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Reply-To: "Fred Bartoli"
From: "Fred Bartoli"
References: <firstname.lastname@example.org> <email@example.com>
Subject: Re: SPICE sources
Date: Sat, 21 Dec 2002 16:31:39 +0100
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NNTP-Posting-Date: 21 Dec 2002 16:30:25 MET
"Paul Burridge" a écrit dans le message news:
> On Sat, 21 Dec 2002 15:45:41 +0100, "Fred Bartoli"
> opined thusly:
> >It seems that there will be much more things that'll baffle you when
> >My advice is that you look for a good Spice starter book. This should
> >lot of things more clear to you, especially the relationship between a
> >circuit or component and the way it's modeled with spice or even
> >for study.
> I've tried, Fred. I was in one of London's largest bookstores only 2
> days ago and only managed to find one title on Spice (which I have
> purchased) but it's not the kind of 'big dummies' guide I really need
> at this stage. I'd still be interested in the answers to the
> questions, though!
I don't know which one you bought but generally all those I found were
pretty basic ones. In fact you'll have to really search to find more
substential ones. I don't have any title to recommand you because I found
pretty bad the ones I found when starting but I'm sure you'll have good
For the sources, there are classical voltage sources (V) and I sources that
have different sets of parameters which one depends on the particular
simulation you want to run. Go to your book for the details then get back if
you need further explanations.
Then there are *controled* sources which are VCVS, VCCS, CCVS, CCCS :
VCVS : voltage controled voltage source i.e. a voltage source who's output
voltage is controled from an *input voltage*. It can be used, for example,
as a *perfect* voltage amplifier block and is often used as a really quick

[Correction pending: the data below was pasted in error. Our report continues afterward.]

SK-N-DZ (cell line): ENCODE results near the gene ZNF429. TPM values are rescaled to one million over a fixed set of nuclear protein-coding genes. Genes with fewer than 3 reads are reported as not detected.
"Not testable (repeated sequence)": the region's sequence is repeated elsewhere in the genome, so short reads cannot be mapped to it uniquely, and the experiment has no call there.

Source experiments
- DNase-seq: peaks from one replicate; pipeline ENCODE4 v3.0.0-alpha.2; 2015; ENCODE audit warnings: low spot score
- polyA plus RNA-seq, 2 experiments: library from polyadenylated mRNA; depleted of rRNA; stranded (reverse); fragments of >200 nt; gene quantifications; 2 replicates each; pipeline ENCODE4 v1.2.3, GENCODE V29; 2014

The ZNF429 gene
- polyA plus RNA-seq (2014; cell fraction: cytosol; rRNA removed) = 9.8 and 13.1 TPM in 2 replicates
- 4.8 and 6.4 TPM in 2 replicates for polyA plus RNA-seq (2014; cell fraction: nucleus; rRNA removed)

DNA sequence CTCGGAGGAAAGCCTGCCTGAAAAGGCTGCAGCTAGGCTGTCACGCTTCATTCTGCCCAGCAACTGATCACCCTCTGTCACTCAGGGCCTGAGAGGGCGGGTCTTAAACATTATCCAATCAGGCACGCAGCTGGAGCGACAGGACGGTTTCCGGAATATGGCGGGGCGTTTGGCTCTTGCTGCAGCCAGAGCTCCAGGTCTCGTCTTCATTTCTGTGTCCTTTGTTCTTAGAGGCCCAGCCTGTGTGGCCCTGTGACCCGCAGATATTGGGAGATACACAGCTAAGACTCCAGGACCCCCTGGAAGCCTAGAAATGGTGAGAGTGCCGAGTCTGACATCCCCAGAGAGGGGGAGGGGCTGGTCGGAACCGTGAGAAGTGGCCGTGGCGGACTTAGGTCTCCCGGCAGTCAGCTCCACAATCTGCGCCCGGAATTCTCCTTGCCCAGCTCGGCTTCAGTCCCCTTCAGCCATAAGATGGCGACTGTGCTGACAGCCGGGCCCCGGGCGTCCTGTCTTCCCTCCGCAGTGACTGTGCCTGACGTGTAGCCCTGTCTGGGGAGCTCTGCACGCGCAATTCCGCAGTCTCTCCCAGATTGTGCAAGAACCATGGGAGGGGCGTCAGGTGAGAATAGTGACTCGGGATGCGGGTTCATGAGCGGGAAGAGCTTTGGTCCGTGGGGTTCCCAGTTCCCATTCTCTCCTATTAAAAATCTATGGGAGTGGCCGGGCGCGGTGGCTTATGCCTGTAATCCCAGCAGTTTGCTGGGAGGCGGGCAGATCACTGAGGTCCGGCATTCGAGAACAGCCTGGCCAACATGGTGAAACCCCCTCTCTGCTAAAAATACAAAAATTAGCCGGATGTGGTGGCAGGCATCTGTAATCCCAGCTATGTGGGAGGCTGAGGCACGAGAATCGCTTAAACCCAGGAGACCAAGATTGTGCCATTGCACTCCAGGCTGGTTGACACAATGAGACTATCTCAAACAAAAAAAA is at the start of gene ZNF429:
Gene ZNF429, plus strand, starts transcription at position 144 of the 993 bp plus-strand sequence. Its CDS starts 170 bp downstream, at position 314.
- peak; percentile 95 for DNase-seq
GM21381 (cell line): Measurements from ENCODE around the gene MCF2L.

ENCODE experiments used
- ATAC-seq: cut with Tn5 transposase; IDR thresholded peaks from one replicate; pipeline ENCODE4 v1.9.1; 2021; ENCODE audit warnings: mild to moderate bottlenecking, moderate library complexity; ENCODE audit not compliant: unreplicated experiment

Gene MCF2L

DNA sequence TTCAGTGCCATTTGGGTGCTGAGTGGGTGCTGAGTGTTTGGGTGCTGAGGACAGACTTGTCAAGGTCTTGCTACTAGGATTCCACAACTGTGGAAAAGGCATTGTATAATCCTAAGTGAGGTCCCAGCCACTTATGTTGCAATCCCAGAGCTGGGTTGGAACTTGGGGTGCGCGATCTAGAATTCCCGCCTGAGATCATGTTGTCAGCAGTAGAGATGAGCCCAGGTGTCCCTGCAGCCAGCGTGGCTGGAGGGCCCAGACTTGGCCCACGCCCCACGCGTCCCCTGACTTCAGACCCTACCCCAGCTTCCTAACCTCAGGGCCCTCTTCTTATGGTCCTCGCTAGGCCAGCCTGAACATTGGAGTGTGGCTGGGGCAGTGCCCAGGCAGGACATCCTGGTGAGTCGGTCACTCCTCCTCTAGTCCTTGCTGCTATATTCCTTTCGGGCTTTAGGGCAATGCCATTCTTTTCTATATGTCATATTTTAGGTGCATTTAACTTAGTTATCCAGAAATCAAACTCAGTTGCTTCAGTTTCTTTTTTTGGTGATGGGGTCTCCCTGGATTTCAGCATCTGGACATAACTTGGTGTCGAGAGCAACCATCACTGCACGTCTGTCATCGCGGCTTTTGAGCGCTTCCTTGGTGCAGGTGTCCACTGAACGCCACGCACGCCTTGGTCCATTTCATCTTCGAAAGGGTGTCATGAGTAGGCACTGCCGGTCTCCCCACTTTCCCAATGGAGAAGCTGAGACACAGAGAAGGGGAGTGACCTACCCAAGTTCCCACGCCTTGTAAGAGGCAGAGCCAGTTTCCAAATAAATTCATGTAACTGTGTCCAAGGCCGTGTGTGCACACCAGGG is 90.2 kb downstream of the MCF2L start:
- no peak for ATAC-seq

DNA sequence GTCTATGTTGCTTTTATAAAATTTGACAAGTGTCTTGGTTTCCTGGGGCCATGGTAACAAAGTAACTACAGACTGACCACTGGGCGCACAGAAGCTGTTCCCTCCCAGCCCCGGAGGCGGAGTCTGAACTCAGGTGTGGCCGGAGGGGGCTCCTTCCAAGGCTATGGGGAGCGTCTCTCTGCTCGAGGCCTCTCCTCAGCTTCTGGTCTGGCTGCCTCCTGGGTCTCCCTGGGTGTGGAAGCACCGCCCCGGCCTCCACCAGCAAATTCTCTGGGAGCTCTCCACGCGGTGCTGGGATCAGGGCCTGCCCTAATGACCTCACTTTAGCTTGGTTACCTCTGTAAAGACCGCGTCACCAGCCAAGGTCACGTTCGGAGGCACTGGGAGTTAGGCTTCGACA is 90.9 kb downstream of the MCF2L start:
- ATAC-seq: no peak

and really dirty opamp. It is dirty in the sense that it's too much perfect
and forget some basic really important aspects of real opamps.
VCCS : voltage controled *current* source i.e. a voltage source who's
output voltage is controled from an *input current*. It can be used, for
example, as a *perfect* transconductance amplifier block.
CCVS and CCCS are the same as the aboves but their outputs are current
sources instead of voltage sources.
These, and the V and I sources, are almost all the ones built into spice.
All the others (+12V, Vdd, Vcc...) are simply derived from the basic ones
and are only commodities provided in the components library by the vendor
and differ from one spice to another. Mine don't have the fancy AC source
provided with PSpice and I don't really miss them for example.
For the "ground" there's no more "ground" in spice than in the real world.
There are only reference nodes, which are the one you decide to be. It's
just a matter of what you want your voltage reference to be. With Spice you
can make differential measurements like the ones you make with the *two*
probes of your meter which form is V(x,y) and you also have an implicit
measurement, V(x), referenced to the 0 node which is often reffered to as
ground but in fact is not.
I don't know what Spice you're using (but I guess it's PSpice) but my advice
is to *forget* the fancies voltages source, grounds... at least at the
beginning. This is mauch more confusing than helping for the beginner.
So practice with your book and *simple* examples and then, when you'll be
more fluent with spice, you'll decide wheter to use or not these things that
troubles you. Again these are *not* necessary at all.
> "What is now proved was once only imagin'd"
> - William Blake, 1793
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